“Only to the extent that we expose ourselves over and over to annihilation can that which is indestructible in us be found.” – Pema Chodron
Resilience is thought of as the ability to withstand and bounce back from difficult and painful circumstances. It is what makes the difference between a person who gives up or shuts down in the face of adversity and the person who somehow someway makes it through to the other side intact. Sometimes, we may not even realize how resilient we truly are until something unbelievably devastating happens in our lives. How do we handle things when “the worst thing we can imagine” comes true?
Sometimes, when the worst happens, it causes us to fall apart at the seams, blaming everyone and everything around us – but ourselves – for our misfortune. Other times, the worst happens, and we come out on the other side realizing that, “Hey, if I can get through that. I can get through anything.” When this realization occurs, there is an accompanying deep-seated and quiet sense of strength that comes along with it. We realize that we are, in fact, stronger than we even knew. When devastation happens in our lives, it behooves us to allow ourselves to recognize and feel the emotional pain that accompanies loss or devastation without allowing it to swallow us up whole.
When emotional pain and devastation permeate the soul fully, we run the risk of this pain becoming a long-term aspect of our identities. When we internalize pain in this way, we begin to see it as part of “who we are” not something that we experienced or went through. We are not the pain or the loss – we experience pain and loss. The beginning of the path towards building and increasing emotional resilience lies in separating devastation and pain from who you are into something that you have witnessed, experienced, and ultimately – learned valuable lessons from.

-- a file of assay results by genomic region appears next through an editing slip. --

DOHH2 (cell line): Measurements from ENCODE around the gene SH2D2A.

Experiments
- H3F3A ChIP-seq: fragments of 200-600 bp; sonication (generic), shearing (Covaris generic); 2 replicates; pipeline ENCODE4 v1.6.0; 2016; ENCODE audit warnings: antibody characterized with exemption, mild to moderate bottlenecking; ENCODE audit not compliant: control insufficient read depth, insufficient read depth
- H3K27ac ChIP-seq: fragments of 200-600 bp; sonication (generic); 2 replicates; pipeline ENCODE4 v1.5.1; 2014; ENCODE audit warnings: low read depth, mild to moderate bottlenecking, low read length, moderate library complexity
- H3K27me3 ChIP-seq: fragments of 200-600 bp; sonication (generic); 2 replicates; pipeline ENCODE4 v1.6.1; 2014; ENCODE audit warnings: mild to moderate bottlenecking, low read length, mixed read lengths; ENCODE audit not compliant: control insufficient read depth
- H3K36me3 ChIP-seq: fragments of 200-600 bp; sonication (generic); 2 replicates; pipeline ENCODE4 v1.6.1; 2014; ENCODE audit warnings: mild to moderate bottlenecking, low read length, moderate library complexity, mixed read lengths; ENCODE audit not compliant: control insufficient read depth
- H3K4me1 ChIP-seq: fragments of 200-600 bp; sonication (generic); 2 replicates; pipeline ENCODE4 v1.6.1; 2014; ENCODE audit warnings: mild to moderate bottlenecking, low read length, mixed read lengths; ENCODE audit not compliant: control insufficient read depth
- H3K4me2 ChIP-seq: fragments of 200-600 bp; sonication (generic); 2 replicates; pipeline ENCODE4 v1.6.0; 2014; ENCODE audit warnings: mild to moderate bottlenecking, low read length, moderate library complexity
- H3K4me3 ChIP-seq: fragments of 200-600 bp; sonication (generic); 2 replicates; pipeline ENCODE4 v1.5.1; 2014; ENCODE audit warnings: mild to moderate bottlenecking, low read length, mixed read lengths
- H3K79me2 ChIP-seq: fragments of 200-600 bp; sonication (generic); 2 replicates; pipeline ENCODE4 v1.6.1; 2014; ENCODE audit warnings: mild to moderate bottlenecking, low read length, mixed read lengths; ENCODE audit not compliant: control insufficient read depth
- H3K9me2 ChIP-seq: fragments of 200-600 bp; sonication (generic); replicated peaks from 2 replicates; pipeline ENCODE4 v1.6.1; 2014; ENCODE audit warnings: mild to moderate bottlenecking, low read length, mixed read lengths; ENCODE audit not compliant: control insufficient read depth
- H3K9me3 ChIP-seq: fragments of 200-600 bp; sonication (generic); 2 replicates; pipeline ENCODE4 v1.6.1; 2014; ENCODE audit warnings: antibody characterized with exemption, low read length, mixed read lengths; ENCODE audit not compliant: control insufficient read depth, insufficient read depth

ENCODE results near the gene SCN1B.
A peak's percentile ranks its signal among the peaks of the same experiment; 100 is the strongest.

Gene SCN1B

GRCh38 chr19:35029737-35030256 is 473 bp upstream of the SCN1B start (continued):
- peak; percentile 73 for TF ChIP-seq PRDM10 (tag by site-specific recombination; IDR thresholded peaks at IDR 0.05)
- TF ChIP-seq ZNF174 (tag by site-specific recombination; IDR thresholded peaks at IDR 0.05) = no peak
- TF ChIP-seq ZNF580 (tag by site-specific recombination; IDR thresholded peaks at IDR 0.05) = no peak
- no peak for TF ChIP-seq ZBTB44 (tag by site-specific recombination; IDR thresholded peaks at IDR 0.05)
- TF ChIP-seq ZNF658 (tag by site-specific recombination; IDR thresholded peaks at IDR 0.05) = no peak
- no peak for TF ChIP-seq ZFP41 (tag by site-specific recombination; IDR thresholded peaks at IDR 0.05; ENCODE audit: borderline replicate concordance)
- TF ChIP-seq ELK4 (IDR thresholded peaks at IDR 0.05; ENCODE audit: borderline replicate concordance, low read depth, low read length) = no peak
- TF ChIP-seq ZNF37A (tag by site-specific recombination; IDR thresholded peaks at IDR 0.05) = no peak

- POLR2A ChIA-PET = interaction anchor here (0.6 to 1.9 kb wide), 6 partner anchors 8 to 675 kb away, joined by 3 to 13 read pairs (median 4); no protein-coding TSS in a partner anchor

Ways to Build Emotional Resilience
The therapeutic workbook 86 TIPS for the Therapeutic Toolbox (Belmont, 2006) has some excellent strategies for how to build emotional resilience:
(1) Focus on what you can control, not what’s out of your control.
(2) Use events as learning experiences.
(3) Alter your perceptions.
(4) Limit your hostility.
(5) Strive for goodness rather than perfection.
(6) Develop compassion.
(7) Develop good self-care habits.
(8) Don’t isolate yourself – connect with others.
(9) Look for the humor in things.
(10) Develop mindfulness.
(11) Don’t ruminate on events that cannot be changed.
12. Accept the good as well as the bad; neither will last forever.
Research indicates that positive emotions predict increases in both resilience and life satisfaction. It was also indicated that “happy people become more satisfied not simply because they feel better but because they develop resources for living well.” How can we take this knowledge and use it to increase emotional resilience in our own lives? If we are able to learn more effective strategies for living a healthy balanced life, then positive emotions and resilience – the ability to withstand and bounce back from adversity – follow naturally.
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Belmont, J.A. (2006). 86 Treatment ideas and practical strategies for the therapeutic toolbox. Eau Claire, Wisconsin: PESI.
Cohn, M.A., Fredrickson, B.L., Brown, S.L., Mikels, J.A., & Conway, A.M. (2009). Happiness unpacked: Positive emotions increase life satisfaction by building resilience. Emotion, 9 (3), 361-368.
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